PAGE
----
Advanced Info – Blog Post 4 – Public Lending Right Program and Creative Commons

Complete Part One and Part Two.

Part one:  What is the Public Lending Right Program?  Why was it established? Post your answers on your blog.  Read:  Toronto Public Library sadly embraces ‘culture of free‘ (By: Noah Richler Published on Sat Dec 20 2014).  What is TPL’s policy now?  What are the issues presented by Richler? What do YOU think? Why? Post your answer on your blog.

Part two:  Go to Creative Commons.  Find an image with a CC by 2.0 licence.  Create a citation for it. Post the image and your citation on your blog.


Part 1:

The Public Lending Right Program (PLR) was created to distribute annual payments to Canadian authors. The PLR gives a royalty for each book purchased and an extra fee for each book purchased by a public library. This was established because public libraries loan material out to hundreds and thousands of people each year. Before the PLR, thousands of people were reading books borrowed by their public library but authors were only getting royalties for the single book that was purchased; not all of the times their book was loaned. Because of PLR, authors who register with the program can now get extra royalties from their works purchased by public libraries. But what about books that are donated to public libraries? Since they were originally bought by a single reader does the author still get royalties from all the loans at the library?

In December of 2014 the Toronto Public Library was offering to pay five dollars for good book donations. This article claims that no money is going to the authors if books are donated to a library. The Toronto Public Library has now created a list of books that they are able to accept donations of. They will buy books from this list for five dollars if they are in new condition and have the original dust jacket. Richler described that the ‘culture of free’ played a large part in the Toronto Public libraries program, saying that people try their hardest not to pay for things which causes artists to not be rewarded for their work. I don’t agree with everything that Richler says but I do agree that authors should be paid someway for materials donated to the library. Richler had a very aggressive way of thinking when it comes to free materials, I have a very different point of view about free materials than he does.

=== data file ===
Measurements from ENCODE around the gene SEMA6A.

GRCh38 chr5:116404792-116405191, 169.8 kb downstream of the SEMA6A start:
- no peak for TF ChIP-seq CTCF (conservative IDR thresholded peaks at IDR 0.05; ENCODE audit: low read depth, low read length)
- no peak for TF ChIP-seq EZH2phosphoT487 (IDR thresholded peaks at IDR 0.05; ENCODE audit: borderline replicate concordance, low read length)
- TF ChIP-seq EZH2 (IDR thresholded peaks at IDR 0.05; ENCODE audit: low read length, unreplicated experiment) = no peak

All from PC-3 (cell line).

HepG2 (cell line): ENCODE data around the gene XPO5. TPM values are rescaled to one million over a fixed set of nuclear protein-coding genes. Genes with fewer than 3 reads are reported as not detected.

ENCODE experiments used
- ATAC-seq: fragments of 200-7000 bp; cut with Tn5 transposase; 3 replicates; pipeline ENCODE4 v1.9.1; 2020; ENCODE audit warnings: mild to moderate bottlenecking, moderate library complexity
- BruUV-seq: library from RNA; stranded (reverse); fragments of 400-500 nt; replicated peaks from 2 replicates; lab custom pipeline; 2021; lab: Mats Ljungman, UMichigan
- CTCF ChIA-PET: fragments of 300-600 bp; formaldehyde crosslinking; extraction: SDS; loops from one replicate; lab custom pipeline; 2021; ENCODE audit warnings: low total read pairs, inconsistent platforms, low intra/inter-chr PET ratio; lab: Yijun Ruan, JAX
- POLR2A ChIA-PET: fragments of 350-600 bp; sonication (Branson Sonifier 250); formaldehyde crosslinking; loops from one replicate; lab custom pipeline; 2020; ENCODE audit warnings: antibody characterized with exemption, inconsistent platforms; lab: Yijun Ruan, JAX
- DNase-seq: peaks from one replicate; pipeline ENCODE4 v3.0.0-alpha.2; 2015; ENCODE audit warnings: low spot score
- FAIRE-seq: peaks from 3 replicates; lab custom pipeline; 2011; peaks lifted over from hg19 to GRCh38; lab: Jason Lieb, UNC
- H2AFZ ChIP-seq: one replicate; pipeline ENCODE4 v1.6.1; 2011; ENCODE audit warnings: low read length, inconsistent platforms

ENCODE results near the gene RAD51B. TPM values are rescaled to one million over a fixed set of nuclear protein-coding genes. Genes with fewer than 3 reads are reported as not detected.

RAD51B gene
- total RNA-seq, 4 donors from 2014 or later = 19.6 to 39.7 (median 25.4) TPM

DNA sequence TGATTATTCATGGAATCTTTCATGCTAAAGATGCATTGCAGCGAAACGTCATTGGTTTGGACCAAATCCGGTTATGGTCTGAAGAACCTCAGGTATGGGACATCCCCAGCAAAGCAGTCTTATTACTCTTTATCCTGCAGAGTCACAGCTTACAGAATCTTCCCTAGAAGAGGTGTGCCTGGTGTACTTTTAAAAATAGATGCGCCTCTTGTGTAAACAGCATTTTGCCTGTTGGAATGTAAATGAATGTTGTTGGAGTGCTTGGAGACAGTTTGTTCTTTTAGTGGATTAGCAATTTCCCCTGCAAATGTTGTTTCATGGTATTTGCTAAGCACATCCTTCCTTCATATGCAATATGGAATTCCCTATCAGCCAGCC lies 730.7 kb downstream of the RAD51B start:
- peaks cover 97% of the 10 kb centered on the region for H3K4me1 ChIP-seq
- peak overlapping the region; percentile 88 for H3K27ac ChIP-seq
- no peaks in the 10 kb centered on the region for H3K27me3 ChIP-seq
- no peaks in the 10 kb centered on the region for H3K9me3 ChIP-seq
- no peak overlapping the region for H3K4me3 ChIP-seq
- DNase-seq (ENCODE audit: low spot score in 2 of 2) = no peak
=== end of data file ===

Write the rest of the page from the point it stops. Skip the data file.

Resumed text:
Part 2:


Image by EmmyMik. CC BY 2.0.

Posted in Advanced Information Services

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